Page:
The Healy Reaming Device for cleaning corroded pipe, especially water pipe, and the "automatic flusher" for pipe sewers were later inventions.

These machines have become very popular and are being disposed to the cities and municipalities throughout the country so rapidly that the company's factories at Hyde park, Mass., and Jersey City, N.J. are kept constantly busy in order to meet the demand.

Together with the development of an extensive business in the manufacture and sale of these machines, Mr. Healy has been very prosperous in core drilling and prospecting contracts in which line he employs an average of thirty men during the year, and owns machinery worth upwards of eighty thousand dollars. He has just undertaken a contract for the New York Water Supply Company of this city for sixty-five thousand dollars, upon which he will be engaged till January next. Mr. Healy has recently purchased a beautiful home at Forest Hills, mass., and has also a house at Revere Beach, near Boston, where Mrs. Healy, one daughter and three sons spend the summer months.
T.M.W.
New York, July 29th, 1910.


Evening Telegram

August 9, 1910 (Tuesday)

Harbor Main.
I regret to say that the fishery around the head of Conception Bay has been a complete failure this summer. This is the more to be regretted, as owing in a great measure to the prosperous voyages in the past years, a great number of our people remained at home supplied with traps to prosecute the fishery. However, it is to be hoped that the hook and line fishery in the fall may prove more successful. ...

[also reported appointment of Michael O'Toole as the new magistrate at Harbour Main; and there was a long piece on the illness of Father John Roe, P.P. of Harbour Main.]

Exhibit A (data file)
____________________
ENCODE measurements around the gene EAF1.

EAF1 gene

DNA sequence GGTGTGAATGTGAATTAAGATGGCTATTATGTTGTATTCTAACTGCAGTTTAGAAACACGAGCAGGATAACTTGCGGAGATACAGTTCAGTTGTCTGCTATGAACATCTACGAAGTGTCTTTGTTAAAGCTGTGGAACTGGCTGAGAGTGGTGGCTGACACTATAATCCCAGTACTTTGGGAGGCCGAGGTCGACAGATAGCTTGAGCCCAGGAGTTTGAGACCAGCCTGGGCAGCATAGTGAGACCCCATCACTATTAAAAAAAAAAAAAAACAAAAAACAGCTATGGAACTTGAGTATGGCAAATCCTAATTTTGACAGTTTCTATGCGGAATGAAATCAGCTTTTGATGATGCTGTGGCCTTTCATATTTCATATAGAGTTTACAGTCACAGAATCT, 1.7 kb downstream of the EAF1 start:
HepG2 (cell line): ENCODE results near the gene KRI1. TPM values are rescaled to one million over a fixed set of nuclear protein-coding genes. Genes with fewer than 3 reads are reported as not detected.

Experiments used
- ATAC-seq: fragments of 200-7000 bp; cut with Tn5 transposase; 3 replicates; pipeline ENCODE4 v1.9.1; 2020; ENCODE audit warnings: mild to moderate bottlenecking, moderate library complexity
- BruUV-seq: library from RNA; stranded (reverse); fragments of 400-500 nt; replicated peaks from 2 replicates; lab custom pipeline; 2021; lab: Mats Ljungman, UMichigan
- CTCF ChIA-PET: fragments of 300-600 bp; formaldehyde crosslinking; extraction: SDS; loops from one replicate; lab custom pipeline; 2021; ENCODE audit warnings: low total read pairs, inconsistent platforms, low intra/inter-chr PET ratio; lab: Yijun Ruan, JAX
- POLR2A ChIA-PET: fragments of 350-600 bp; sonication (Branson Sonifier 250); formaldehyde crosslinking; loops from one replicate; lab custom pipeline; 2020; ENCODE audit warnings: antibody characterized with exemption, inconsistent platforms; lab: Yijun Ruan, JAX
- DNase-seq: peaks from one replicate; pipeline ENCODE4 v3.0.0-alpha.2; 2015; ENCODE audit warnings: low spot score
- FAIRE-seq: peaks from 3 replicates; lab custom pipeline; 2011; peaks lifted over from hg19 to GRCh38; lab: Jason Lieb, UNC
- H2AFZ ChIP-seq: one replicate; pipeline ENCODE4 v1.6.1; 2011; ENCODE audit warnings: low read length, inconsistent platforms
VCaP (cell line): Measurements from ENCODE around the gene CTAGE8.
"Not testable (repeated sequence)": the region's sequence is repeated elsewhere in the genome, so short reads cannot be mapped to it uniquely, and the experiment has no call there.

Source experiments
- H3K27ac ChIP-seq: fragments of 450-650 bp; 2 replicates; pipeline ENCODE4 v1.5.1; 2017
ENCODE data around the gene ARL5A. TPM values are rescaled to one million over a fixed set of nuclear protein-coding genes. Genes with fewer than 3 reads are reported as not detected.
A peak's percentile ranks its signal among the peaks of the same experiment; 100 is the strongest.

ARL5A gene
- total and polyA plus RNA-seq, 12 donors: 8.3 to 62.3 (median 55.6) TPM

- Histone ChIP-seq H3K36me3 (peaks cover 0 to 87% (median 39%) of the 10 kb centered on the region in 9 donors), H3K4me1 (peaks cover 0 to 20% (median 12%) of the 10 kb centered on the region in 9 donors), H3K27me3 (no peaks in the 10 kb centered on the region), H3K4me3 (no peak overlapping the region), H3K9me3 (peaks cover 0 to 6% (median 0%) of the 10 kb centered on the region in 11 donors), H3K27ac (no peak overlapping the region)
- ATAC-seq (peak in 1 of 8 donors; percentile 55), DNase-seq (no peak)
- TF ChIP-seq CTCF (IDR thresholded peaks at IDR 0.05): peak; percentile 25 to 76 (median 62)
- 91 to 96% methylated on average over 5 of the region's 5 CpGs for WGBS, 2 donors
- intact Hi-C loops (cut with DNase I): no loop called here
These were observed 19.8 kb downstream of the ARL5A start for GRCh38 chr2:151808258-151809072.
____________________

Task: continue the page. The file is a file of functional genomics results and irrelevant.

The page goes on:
Evening Telegram

August 11, 1910 (Thursday)

Personal.
Mr. John S. Currie, of the Daily News, returned from the Labrador via Carbonear, yesterday morning, by train.


Evening Telegram

August 13, 1910 (Saturday)

Harbor Main.

All the traps are now taken out of the water, and the voyage is practically nil. Hook and liners and trawl fishermen are doing well.

Nicholas Murray, son of ex-magistrate Murray, is spending his vacation with his parents at the old home in this town. "Nick", as he is familiarly called, is doing well in the land of the Stars and stripes, having through his own energy pushed to the position of Assistant Supt. of the John Handcock Insurance Co. , of Boston, Mass.

[paragraph on new magistrate M.F. O'Toole.]
Magistrate O'Toole has a good assistant in our resident Constable, Mr. Edward Quinlan, whose name is a terror to wrong doers. ...

The schooner Sea Nymph, Capt. Bennett, arrived to-day, coal laden to Mr. P. Kennedy. ...
Correspondent.
Hr. Main, Aug. 11th.


Evening Telegram

August 15, 1910 (Monday)

Presentation to Father Battcock.
On Sunday morning last at Holyrood, immediately after last Mass, a committee of men of the parish, on behalf of the congregation, issued from the congregation and proceeded to the altar rail and presented Rev. Father Battcock with a complimentary address, read by Mr. Thomas R. Dwyer, and a purse of gold containing one hundred and fifty dollars. ... Signed on behalf of the congregation of Holyrood: - John Lewis, R.J. Kennedy, Richard Dwyer, J.P., Edward Loughlin, Philip O'Neil, Michael O'Rourke, James Carroll, James Duff, John Healy, John Quinlan, J.J. Hicks, Walter Kennedy, Garrett Besan. ...